creeping cinquefoil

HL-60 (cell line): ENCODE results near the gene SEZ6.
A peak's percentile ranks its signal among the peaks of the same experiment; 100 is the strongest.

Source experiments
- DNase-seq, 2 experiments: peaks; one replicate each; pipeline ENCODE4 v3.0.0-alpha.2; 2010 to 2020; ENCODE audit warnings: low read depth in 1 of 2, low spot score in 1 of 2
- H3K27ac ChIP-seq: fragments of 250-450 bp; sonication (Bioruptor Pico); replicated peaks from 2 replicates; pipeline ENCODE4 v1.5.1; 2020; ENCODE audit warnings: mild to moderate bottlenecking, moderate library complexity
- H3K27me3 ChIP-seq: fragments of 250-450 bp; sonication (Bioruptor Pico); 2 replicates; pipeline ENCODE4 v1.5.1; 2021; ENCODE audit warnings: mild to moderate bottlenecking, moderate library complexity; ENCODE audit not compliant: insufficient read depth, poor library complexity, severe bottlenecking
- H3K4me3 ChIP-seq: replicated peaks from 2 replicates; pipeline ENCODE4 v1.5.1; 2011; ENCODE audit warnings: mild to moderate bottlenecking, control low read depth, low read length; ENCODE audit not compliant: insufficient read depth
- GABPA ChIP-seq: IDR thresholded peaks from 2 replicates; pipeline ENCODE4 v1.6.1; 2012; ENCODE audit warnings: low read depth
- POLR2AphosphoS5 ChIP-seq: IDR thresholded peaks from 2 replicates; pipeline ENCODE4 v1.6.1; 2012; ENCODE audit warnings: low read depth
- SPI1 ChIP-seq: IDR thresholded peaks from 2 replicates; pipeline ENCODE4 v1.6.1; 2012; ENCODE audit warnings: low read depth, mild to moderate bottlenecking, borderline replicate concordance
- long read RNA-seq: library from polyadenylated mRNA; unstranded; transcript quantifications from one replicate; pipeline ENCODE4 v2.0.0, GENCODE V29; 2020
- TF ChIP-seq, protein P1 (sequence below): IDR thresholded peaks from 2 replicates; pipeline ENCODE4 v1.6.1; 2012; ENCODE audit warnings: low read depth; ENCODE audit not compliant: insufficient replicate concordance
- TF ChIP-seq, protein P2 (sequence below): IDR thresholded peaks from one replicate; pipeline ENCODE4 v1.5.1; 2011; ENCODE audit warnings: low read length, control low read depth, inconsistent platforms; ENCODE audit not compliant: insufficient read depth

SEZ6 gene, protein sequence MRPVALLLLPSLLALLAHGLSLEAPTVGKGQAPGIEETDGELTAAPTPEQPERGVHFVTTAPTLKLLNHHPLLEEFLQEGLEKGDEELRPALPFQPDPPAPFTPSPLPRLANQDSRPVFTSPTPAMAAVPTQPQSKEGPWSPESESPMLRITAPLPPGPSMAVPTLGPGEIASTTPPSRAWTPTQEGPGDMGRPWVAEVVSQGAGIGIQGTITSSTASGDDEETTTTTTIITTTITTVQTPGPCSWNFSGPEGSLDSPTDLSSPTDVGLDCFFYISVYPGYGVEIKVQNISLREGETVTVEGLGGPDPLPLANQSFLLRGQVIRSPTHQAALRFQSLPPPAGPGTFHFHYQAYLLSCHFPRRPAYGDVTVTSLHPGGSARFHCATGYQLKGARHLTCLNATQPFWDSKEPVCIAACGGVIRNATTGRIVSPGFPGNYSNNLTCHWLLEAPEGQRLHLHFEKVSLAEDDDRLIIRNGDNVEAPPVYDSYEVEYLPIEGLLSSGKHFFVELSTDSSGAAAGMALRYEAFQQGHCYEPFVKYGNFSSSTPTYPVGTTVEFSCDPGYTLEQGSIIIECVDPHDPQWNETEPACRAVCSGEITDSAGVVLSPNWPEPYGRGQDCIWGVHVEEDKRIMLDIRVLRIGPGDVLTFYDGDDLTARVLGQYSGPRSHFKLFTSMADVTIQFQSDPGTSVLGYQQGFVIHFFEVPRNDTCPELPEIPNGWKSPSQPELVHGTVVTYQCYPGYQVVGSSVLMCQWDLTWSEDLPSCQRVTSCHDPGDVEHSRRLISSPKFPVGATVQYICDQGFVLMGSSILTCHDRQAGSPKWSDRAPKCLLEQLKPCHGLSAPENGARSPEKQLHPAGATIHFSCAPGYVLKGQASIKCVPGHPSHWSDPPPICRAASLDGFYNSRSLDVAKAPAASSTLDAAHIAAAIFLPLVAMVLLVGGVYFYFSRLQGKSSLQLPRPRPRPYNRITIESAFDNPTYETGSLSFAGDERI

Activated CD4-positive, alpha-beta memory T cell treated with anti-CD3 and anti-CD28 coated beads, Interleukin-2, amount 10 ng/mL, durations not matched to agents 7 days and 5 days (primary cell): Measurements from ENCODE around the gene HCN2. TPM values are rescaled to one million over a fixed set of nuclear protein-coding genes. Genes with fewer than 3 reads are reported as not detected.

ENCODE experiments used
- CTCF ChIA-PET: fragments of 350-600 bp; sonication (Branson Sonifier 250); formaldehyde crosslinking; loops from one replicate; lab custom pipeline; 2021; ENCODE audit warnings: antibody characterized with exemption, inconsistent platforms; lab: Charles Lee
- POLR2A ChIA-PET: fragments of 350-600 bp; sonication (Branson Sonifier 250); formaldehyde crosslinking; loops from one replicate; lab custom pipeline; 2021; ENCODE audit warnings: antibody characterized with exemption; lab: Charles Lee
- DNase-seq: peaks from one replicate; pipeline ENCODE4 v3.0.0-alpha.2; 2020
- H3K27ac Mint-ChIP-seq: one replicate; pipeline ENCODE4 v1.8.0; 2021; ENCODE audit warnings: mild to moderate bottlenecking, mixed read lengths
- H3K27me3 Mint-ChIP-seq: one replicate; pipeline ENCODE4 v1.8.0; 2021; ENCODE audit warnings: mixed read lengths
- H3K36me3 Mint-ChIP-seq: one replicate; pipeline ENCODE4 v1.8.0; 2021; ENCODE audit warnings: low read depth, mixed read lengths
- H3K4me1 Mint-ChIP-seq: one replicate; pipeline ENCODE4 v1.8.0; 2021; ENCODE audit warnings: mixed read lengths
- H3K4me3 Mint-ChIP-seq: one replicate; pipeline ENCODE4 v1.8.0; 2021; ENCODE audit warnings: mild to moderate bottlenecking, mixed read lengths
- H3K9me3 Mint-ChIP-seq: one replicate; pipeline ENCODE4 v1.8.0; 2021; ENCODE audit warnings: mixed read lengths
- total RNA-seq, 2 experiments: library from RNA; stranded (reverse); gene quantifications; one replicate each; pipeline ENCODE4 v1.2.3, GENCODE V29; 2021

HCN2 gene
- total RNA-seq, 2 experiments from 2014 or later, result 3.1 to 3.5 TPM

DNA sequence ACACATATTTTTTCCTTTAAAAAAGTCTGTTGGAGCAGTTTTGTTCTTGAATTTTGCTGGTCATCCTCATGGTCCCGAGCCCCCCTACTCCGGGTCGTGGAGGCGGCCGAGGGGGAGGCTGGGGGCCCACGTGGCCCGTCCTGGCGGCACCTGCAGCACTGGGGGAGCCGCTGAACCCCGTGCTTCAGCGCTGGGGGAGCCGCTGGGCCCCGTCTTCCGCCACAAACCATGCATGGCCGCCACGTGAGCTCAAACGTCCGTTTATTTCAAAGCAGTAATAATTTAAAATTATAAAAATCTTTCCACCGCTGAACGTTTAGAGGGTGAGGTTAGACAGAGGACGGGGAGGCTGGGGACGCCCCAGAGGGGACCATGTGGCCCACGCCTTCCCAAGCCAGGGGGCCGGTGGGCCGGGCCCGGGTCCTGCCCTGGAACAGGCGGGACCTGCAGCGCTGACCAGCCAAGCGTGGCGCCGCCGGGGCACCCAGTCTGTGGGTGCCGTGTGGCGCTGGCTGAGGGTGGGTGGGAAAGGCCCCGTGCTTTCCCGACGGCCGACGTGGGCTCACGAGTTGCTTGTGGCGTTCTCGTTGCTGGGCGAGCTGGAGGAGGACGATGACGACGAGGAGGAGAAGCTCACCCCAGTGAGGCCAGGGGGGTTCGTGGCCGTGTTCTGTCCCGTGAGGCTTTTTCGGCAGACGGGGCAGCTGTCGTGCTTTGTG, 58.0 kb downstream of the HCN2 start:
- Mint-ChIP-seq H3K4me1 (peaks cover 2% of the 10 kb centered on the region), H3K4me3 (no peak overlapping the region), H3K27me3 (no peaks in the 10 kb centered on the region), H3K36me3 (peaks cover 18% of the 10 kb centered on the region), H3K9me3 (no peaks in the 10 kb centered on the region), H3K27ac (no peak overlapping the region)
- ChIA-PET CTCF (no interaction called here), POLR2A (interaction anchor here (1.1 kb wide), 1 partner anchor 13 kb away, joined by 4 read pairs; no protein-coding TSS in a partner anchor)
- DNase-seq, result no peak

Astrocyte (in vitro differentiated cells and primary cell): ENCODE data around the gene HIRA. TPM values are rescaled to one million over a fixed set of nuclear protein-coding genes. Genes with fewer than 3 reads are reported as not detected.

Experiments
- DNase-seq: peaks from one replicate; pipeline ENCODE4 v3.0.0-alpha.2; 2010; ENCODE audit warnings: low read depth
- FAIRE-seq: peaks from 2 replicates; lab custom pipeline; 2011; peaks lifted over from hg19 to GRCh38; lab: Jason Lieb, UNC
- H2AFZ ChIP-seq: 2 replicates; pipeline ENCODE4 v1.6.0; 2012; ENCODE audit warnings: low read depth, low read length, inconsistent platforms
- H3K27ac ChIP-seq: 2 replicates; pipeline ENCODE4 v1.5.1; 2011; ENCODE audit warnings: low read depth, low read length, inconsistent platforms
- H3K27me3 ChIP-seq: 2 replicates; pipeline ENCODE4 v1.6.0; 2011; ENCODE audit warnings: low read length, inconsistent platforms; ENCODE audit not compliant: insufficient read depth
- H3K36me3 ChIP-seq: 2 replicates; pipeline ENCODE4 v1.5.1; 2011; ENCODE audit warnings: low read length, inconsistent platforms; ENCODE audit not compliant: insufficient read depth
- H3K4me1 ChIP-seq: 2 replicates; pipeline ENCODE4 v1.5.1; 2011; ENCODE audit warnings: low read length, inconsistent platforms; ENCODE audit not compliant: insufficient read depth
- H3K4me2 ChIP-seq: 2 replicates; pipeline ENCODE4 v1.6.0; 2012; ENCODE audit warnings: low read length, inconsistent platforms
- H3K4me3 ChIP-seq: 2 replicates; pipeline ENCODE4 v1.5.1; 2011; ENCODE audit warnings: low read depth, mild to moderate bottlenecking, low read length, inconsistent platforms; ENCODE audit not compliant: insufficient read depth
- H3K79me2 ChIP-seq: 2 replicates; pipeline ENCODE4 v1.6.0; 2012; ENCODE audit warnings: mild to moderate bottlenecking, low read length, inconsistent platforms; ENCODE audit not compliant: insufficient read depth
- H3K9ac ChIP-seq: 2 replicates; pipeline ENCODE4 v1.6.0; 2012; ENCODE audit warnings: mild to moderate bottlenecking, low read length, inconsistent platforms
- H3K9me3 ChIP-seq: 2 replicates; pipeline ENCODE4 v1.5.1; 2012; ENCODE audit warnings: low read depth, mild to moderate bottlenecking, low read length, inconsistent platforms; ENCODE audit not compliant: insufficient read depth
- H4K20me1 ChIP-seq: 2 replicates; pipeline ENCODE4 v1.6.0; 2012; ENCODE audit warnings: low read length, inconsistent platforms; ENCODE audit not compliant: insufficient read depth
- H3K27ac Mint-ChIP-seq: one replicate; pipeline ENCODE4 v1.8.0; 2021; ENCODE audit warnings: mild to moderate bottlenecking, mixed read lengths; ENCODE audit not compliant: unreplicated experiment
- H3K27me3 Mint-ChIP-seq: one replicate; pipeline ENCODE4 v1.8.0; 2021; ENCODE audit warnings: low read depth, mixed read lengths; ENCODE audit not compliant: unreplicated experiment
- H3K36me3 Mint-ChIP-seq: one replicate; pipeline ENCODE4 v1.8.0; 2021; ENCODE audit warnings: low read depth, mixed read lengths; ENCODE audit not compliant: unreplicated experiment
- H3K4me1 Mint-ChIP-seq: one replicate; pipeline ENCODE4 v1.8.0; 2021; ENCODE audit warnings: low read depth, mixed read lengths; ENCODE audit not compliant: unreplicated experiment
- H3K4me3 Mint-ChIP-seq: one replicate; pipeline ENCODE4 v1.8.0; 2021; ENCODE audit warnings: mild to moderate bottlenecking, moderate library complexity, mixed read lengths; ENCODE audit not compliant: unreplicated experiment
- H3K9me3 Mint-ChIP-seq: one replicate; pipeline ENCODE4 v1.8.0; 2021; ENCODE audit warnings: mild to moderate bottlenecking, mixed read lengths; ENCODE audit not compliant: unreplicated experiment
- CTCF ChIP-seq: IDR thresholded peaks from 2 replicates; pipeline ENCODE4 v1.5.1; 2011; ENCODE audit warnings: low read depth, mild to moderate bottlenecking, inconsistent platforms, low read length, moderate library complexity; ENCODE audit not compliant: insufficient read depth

Back with Buried Treasure for their musical birthday card celebrating 5 years of cool. We touched on this a few days ago, a compilation no less featuring a selection of nuggets drawn from their irrefutably eclectic sounds vaults, CD’s coming accompanied by specially designed coasters designed by the legendary Nick Taylor. The set, entitled ‘creeping cinquefoil’, gathers together twenty such gems that collectively showcase the labels diversity in sound, an impish array of the library set and the lounge cool mixed up with the leery and lilting whilst fused and populated with curios drawn from the outer spheres of psych, electronica and junk funk, its such a mixed bag that easily identifies it as happily sitting somewhere between the equally adored finders keepers and trunk sound houses. So, picking things up from where we left them last time – see we resume the taking of the baton with Hurst feat. Neil Cowley and a remodelled variant of ‘I See’ here re-toked by Revbjelde. a nifty slice of lights lowered discoid jazz funk that sounds as though its fallen through some time fracture from the late 70’s, smoking studio 54 echoes, in truth reminiscent of a chin stroking Shakatak under the influence of Herbie Hancock, stick this on and count the seconds before toes start to tap. one of the labels most celebrated achievements, was the securing of rights to release a batch of previously unheard finds from the Alan Sutcliffe estate. released on cassette in a strictly limited pressing of just 50 copies, ‘EMS synthi AKS improv’ was one of those rare dot joining moments that paid an overdue nod to one of electronica’s behind the scene undiscovered and unrecognised talents. ‘BE – ANN2’ recorded in the early 70’s is a primitive echo to the 50’s golden age of sound pioneering that utilizes samples, tape cut ups and frequency manipulations to stark and oblique effect that forges a sonic triangle between Schaeffer, Cary and the Barron’s. Revbjelde feature several times on this collection, no surprise there given that they could be loosely described as the labels in house band, featuring as they do among their ranks, the labels head honcho, Mr Gubby. last time out we made mention of their immaculate ‘Brigantia Lufian (For Albion)’ and their collaboration with Dolly Dolly, up next an Assembled Minds re-drill of ‘buccaboo’ here rephrased with a tripping though hitherto subtle folk gothique phrasing that had us here imagining a super chilled Add N to X while somewhere else you’ll find the new wave agitant ‘another fake production’ wirily squirreling to a high tension line psychosis charm effect. Another well heeled find for the label was the unearthing of underground sounds from behind the Iron Curtain as was, a network of musicians, artists and creatives falling foul of the watchful eye of the Bear, their existence and art surviving by word of mouth, one of the scene’s leading lights, one Yuri Morozov, released a plethora of albums, unaware and free from outside influence due to the Soviet’s blanket ban on western culture populism, his style and craft fermented in deep isolation and with it incorporated, whether by happy accident or design, a strangely freaky mixing pot of jazz, funk, stoner and stir crazy far out ju-ju, the earth beat chamber voodoo of ‘Algamaguma’ no doubt providing a fore runner of the sonic anthropological journeys of Volcano the Bear while ‘secret angels’ is just pure psych mysticism that ought to find a keen ear among those Dungen loving folk among you. I must admit, I’ve regrettably missed Tongues of Fires first time of asking, how did this happen we puzzle and wonder, two tracks here ‘gather the winds’ and ‘lion’ both come smoked with an intoxicating jazz noir serene that had us of a mind to go seeking out our stash of L’Augmentation and Bablicon platters for close comparison with ‘lion’ in particular, here rescored by the Jung Collective kissed with a scatty John Lurie vibing twisted sumptuously with elements of Terry Edwards for good measure. from the recent essential ‘moodsetters’ set, Jim Lawless steps up to the plate with the spy noir cocktail cool of ‘tribal warfare’ which if anything ought to serve as a perfect partner in crime to that recent Trunk ‘spiderman’ set, then it’s a brace of rare treats from the vaults of the legendary Radiophonicer John Baker, ‘the ice cream man’ a coolly stark slice of chambertronics etched in all manner of shadow toned spectral disconnects while in sharp contrast, ‘the Sugar Man’ resorts to a lighter sound extraction to incorporate a delightfully wiggy floorshow of jazz jams and a smoky snake charming dance of flute florets. rustling about in the backwaters of, what might be loosely passed off as chill toned analogue hauntology / radiophonica, the Dandelion Set’s ‘redherringbone’ – a spoken word apparition framed in waltzing orbs of orbital kosmische, something I’m gathering that ought to appeal to the Polytechnic Youth community. piloting the bleak passages of dystopian futures whilst etched in ice frosted analogue accents, Radionic Radio’s ‘frequency cluster’ is cooled with a vintage ghosting of Cluster-esque personas as were retuned and calibrated by White Noise. released earlier this year, Jeffrey Siedler’s ‘logic formations’ set was an ear candy collection of dream drifted dissipates inspired by the EMS Spectrum Video Synthesizer, herewith the title track, a star lit symphony sumptuously drawing the dots from old school 50’s sci-fi-tronic mosaics to the oceanic inner spaces cultivated by the likes of Plaid and Future Sound of London, which all leaves Sammy Burdson & John Fiddy’s ‘Spaces In Time’ to take matters to the end groove and in the process gracing the listening spaces with some divinely demurred classicist cool whose alluring arrangements glow seductively to a Sakamoto tailoring.    


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